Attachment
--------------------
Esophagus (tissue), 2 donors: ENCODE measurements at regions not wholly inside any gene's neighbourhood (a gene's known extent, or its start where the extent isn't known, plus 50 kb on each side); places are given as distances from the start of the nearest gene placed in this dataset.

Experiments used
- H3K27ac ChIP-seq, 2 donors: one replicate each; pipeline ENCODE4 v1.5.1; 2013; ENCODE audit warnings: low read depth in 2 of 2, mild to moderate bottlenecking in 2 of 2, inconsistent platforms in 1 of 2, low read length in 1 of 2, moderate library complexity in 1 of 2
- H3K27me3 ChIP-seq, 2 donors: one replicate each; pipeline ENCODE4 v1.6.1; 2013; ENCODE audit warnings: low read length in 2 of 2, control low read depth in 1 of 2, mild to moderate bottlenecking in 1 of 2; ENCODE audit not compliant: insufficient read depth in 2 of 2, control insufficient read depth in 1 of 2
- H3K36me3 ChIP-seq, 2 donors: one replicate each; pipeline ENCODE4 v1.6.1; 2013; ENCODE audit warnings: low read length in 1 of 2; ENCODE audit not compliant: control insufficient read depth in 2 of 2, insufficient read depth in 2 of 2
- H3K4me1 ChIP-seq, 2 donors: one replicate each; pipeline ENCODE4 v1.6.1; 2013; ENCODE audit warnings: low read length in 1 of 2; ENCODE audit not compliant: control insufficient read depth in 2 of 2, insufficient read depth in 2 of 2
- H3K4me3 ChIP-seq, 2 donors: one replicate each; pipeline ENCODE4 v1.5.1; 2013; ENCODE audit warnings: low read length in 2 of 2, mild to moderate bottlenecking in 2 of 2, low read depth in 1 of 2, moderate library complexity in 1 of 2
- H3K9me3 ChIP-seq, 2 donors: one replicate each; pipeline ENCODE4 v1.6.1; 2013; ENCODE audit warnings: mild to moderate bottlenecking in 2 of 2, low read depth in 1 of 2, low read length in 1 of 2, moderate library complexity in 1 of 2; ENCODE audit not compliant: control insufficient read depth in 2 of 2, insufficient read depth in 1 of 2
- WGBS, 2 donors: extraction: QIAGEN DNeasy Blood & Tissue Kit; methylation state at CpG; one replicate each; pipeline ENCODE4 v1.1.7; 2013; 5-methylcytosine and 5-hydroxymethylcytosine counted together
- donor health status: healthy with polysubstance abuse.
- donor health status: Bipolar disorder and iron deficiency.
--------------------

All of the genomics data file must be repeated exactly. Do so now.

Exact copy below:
Esophagus (tissue), 2 donors: ENCODE measurements at regions not wholly inside any gene's neighbourhood (a gene's known extent, or its start where the extent isn't known, plus 50 kb on each side); places are given as distances from the start of the nearest gene placed in this dataset.

Experiments used
- H3K27ac ChIP-seq, 2 donors: one replicate each; pipeline ENCODE4 v1.5.1; 2013; ENCODE audit warnings: low read depth in 2 of 2, mild to moderate bottlenecking in 2 of 2, inconsistent platforms in 1 of 2, low read length in 1 of 2, moderate library complexity in 1 of 2
- H3K27me3 ChIP-seq, 2 donors: one replicate each; pipeline ENCODE4 v1.6.1; 2013; ENCODE audit warnings: low read length in 2 of 2, control low read depth in 1 of 2, mild to moderate bottlenecking in 1 of 2; ENCODE audit not compliant: insufficient read depth in 2 of 2, control insufficient read depth in 1 of 2
- H3K36me3 ChIP-seq, 2 donors: one replicate each; pipeline ENCODE4 v1.6.1; 2013; ENCODE audit warnings: low read length in 1 of 2; ENCODE audit not compliant: control insufficient read depth in 2 of 2, insufficient read depth in 2 of 2
- H3K4me1 ChIP-seq, 2 donors: one replicate each; pipeline ENCODE4 v1.6.1; 2013; ENCODE audit warnings: low read length in 1 of 2; ENCODE audit not compliant: control insufficient read depth in 2 of 2, insufficient read depth in 2 of 2
- H3K4me3 ChIP-seq, 2 donors: one replicate each; pipeline ENCODE4 v1.5.1; 2013; ENCODE audit warnings: low read length in 2 of 2, mild to moderate bottlenecking in 2 of 2, low read depth in 1 of 2, moderate library complexity in 1 of 2
- H3K9me3 ChIP-seq, 2 donors: one replicate each; pipeline ENCODE4 v1.6.1; 2013; ENCODE audit warnings: mild to moderate bottlenecking in 2 of 2, low read depth in 1 of 2, low read length in 1 of 2, moderate library complexity in 1 of 2; ENCODE audit not compliant: control insufficient read depth in 2 of 2, insufficient read depth in 1 of 2
- WGBS, 2 donors: extraction: QIAGEN DNeasy Blood & Tissue Kit; methylation state at CpG; one replicate each; pipeline ENCODE4 v1.1.7; 2013; 5-methylcytosine and 5-hydroxymethylcytosine counted together
- donor health status: healthy with polysubstance abuse.
- donor health status: Bipolar disorder and iron deficiency.